The Postal Service and much of Washington are caught in a time warp. For some reason, they still think it’s 2009 and that the Postal Service is in terminal decline.
The postmaster general’s “shrink to survive” austerity plan was developed in the depths of the global financial crisis. Then, the economy was collapsing, mail volume was plummeting and the pre-funding payments were crushing the Postal Service. The crisis imposed heavy costs: Nearly 200,000 postal jobs have been lost, service standards have been cut and the Postal Service has been starved of investment
Fortunately, today the economy is recovering. Revenue from the booming e-commerce business is offsetting more moderate declines in letter mail volume. And the Postal Service is operationally back in the black, even as the effects of massive downsizing and reduced service standards have begun to fray the quality of service—severely, in many cities and states. The Postal Service is nevertheless poised for a major comeback if only its leadership would stop focusing on the rearview mirror. What we need now is vision and leadership.
Sadly, that is not coming from L’Enfant Plaza and it’s not coming from either end of Pennsylvania Avenue, where both the White House and some key leaders in Congress remain enthralled with the PMG’s misguided doomsday vision. Rather than acknowledge the massive amount of so-called “right-sizing” that has already happened, or admit that the USPS’ finances are improving even as they remain fragile due to the pre-funding mandate, key leaders in Washington remain committed to continued austerity, no matter how self-destructive to the future of the USPS.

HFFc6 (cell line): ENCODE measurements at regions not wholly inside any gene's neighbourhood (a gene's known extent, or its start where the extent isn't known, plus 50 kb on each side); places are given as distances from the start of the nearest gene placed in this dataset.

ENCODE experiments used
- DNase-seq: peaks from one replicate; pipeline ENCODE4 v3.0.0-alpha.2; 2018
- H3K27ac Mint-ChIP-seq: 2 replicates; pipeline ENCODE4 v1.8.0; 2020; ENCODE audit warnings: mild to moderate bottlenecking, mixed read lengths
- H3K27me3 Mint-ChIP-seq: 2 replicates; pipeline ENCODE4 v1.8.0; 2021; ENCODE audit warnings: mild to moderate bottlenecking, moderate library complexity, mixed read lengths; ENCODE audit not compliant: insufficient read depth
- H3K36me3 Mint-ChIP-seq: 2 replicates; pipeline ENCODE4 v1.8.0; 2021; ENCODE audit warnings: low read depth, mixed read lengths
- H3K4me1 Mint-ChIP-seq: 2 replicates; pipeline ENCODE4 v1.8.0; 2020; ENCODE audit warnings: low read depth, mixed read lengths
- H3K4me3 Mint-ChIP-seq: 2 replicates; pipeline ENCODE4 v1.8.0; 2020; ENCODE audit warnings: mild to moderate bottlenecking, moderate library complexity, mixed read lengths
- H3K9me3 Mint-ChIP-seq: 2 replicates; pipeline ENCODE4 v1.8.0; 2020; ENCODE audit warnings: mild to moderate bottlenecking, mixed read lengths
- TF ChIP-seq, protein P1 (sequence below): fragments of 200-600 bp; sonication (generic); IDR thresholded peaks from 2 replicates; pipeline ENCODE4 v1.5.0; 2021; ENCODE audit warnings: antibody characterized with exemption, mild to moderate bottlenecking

But for now, the PMG and key power-brokers seem wedded to the same wrong-headed and now-outdated reforms that the Postal Service cooked up in 2009. The question is: Why?
I believe one of the main reasons is the absolute void at the top of the USPS’ governance structure. To be blunt, the USPS Board of Governors has effectively ceased to function as either a guiding or restraining force on management. It no longer has a quorum to make decisions or exert influence. There are now five vacancies — out of nine seats! Two sitting members are in their final year of service and another’s term has expired, though he is serving a single hold-over year while a replacement is sought. Partisan gridlock in the Senate has prevented any new appointments.
In this environment, there is no counter weight to the PMG’s destructive service cuts. Nobody is there to keep him honest or to offer better ideas. Indeed, three of the four governors were appointed by President George W. Bush and may simply share the PMG’s austerity agenda.
We need to break the partisan gridlock. That’s why we cannot give up on our efforts to elect more USPS-friendly and letter carrier-friendly representatives to Congress this year. Those friends have helped fend off assaults on our jobs, benefits and collective bargaining rights—and have helped us save Saturday delivery multiple times over the past five years. But we need more of them, regardless of which party they come from. The only way to end the void at the top of the Postal Service and to stop the PMG’s misguided agenda is to elect a better Congress. Together, we can make that happen in 2014, if we all do our part.